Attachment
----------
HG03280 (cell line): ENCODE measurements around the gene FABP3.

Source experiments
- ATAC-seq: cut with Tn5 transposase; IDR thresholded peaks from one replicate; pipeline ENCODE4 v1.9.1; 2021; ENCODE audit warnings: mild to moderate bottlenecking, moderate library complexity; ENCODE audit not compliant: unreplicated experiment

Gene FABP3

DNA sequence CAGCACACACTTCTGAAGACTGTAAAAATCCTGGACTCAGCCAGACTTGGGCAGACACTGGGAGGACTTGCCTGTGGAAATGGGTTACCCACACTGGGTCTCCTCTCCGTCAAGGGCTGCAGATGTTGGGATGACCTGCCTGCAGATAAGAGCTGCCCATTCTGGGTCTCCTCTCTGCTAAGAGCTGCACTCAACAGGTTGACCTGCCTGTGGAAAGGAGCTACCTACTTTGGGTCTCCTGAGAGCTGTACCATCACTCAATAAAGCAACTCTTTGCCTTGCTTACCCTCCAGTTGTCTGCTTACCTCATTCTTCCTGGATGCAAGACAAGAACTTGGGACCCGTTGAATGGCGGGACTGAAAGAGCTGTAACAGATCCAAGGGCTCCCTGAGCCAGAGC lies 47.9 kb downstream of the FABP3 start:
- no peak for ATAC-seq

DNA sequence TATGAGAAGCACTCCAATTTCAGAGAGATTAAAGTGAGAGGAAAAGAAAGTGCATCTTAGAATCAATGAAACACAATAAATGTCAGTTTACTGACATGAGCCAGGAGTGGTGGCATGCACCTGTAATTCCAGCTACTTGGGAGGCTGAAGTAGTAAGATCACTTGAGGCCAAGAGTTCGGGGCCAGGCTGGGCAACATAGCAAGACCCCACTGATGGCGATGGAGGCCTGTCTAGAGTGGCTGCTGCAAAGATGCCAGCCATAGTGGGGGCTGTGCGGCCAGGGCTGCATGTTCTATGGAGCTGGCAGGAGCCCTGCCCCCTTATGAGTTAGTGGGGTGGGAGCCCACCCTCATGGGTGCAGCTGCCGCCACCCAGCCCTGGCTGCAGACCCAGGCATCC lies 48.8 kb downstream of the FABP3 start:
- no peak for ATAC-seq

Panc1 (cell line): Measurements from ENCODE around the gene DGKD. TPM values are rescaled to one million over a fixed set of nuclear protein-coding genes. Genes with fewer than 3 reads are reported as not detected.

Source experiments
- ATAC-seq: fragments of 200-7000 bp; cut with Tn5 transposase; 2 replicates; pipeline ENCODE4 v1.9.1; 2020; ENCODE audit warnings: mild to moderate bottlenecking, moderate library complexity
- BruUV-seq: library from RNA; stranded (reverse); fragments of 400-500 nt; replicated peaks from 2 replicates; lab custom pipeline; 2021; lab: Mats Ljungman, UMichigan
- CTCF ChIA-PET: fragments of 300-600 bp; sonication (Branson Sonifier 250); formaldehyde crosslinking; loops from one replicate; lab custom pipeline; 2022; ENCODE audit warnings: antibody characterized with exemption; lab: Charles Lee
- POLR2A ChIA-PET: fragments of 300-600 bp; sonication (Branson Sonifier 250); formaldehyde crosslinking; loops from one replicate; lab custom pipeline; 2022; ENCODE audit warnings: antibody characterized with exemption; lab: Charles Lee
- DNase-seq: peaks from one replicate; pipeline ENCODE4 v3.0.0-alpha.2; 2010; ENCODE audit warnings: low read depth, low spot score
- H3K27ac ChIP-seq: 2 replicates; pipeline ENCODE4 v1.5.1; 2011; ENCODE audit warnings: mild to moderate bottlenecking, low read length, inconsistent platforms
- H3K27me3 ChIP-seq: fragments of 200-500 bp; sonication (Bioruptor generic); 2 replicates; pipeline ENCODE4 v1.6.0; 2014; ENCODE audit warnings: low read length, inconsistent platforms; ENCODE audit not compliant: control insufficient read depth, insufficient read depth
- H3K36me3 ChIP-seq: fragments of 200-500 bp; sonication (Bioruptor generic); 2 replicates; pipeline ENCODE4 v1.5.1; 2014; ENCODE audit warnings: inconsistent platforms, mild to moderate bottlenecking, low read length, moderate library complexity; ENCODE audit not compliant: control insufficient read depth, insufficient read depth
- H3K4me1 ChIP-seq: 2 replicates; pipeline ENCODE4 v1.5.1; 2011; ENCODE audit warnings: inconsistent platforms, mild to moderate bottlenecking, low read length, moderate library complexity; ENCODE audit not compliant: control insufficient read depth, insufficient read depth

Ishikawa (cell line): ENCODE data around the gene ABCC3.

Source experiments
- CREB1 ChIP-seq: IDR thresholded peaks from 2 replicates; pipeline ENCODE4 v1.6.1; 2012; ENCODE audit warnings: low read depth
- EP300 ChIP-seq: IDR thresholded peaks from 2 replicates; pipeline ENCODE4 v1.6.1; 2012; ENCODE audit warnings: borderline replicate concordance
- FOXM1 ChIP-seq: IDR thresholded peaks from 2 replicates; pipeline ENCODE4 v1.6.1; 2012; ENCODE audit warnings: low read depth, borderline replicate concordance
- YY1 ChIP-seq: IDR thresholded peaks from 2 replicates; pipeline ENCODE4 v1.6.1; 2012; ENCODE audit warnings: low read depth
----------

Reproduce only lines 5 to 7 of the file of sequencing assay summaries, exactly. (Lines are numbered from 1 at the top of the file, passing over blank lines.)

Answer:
DNA sequence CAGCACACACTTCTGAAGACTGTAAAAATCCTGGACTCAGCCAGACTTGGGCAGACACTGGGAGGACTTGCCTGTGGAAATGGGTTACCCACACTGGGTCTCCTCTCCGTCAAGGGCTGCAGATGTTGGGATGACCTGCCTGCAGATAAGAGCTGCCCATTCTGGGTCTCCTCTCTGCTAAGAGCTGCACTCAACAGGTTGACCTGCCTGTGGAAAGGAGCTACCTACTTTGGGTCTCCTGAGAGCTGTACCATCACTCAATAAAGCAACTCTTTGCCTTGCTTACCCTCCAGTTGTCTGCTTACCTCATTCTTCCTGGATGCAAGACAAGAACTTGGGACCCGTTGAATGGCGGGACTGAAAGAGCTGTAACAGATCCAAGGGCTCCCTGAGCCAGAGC lies 47.9 kb downstream of the FABP3 start:
- no peak for ATAC-seq

DNA sequence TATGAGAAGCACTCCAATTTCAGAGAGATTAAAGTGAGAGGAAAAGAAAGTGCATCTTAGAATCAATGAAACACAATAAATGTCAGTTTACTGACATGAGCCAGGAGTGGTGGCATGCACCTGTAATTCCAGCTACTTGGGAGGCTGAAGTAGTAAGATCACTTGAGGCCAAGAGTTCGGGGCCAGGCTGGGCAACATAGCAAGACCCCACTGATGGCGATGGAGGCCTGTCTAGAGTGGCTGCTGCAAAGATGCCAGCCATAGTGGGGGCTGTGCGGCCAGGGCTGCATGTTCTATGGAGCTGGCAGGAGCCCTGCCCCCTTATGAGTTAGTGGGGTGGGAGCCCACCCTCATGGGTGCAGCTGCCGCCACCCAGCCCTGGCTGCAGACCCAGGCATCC lies 48.8 kb downstream of the FABP3 start: